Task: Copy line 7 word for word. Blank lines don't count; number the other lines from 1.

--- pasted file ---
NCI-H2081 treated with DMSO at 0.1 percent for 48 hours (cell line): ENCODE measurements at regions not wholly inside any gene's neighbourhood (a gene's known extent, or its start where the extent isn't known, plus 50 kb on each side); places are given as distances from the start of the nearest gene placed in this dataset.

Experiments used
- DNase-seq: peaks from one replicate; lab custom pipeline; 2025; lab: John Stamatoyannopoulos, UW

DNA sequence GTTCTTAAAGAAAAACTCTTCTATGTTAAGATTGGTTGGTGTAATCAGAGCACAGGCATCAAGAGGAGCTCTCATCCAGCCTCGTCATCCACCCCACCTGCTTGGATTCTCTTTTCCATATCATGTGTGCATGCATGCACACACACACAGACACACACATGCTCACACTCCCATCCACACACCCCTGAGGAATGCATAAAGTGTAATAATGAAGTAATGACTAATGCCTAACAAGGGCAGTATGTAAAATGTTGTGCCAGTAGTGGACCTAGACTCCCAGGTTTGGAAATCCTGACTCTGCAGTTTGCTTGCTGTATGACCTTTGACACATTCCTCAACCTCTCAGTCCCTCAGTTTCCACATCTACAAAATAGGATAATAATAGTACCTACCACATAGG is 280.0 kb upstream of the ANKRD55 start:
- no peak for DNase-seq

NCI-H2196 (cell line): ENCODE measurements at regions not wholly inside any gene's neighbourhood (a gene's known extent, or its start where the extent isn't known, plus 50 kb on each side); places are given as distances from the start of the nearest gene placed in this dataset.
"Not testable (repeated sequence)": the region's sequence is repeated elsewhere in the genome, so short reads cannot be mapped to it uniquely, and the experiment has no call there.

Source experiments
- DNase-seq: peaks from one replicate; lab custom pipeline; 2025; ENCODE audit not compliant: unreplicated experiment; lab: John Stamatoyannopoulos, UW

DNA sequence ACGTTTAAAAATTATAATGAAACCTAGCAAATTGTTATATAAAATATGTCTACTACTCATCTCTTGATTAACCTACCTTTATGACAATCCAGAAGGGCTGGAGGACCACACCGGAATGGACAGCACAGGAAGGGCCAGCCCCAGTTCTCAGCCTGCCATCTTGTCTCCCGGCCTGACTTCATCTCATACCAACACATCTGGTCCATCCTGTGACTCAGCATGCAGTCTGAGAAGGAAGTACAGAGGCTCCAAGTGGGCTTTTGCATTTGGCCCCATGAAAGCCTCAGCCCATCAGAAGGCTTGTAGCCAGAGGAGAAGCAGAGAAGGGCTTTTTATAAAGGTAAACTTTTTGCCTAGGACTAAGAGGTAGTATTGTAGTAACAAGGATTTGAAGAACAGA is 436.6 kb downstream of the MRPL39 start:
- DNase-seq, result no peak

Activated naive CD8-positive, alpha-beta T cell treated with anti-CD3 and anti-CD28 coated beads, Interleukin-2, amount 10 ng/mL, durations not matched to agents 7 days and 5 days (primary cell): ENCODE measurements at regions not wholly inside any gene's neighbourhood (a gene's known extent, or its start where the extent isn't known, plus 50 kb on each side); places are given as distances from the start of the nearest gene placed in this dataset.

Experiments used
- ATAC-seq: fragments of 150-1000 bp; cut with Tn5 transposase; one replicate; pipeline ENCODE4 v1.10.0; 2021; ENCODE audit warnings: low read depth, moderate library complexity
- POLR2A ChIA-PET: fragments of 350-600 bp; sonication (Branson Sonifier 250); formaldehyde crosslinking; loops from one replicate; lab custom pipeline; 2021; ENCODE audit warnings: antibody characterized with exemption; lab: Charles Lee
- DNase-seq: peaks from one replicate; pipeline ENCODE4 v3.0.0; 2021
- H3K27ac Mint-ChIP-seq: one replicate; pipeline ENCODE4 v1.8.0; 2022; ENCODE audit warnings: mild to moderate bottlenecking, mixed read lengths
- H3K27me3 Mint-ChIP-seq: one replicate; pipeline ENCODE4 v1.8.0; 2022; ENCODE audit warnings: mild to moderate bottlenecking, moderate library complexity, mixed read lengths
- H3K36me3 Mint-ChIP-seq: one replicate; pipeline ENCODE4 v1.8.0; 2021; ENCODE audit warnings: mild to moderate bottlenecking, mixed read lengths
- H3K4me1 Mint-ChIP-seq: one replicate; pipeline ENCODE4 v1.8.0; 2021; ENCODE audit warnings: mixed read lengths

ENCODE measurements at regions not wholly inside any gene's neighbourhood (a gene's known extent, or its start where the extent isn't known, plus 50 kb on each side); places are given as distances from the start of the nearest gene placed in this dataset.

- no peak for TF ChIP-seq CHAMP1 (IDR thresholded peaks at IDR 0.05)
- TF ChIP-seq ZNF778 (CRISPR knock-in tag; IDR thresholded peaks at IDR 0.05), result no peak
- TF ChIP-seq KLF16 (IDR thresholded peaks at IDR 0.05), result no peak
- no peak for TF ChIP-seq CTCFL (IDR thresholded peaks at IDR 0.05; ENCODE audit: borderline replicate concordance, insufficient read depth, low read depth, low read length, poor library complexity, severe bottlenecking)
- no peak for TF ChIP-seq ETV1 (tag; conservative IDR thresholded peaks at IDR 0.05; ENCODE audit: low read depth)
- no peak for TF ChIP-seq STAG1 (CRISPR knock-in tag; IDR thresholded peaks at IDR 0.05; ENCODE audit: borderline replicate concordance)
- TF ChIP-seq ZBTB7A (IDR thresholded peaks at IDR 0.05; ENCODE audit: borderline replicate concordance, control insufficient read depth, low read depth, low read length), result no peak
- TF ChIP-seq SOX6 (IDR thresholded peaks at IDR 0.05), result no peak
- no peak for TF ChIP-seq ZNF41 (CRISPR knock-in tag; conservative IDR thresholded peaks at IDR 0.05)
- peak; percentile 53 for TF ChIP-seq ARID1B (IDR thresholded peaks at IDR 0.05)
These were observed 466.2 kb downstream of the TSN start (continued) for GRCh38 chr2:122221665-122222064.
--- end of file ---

"Not testable (repeated sequence)": the region's sequence is repeated elsewhere in the genome, so short reads cannot be mapped to it uniquely, and the experiment has no call there.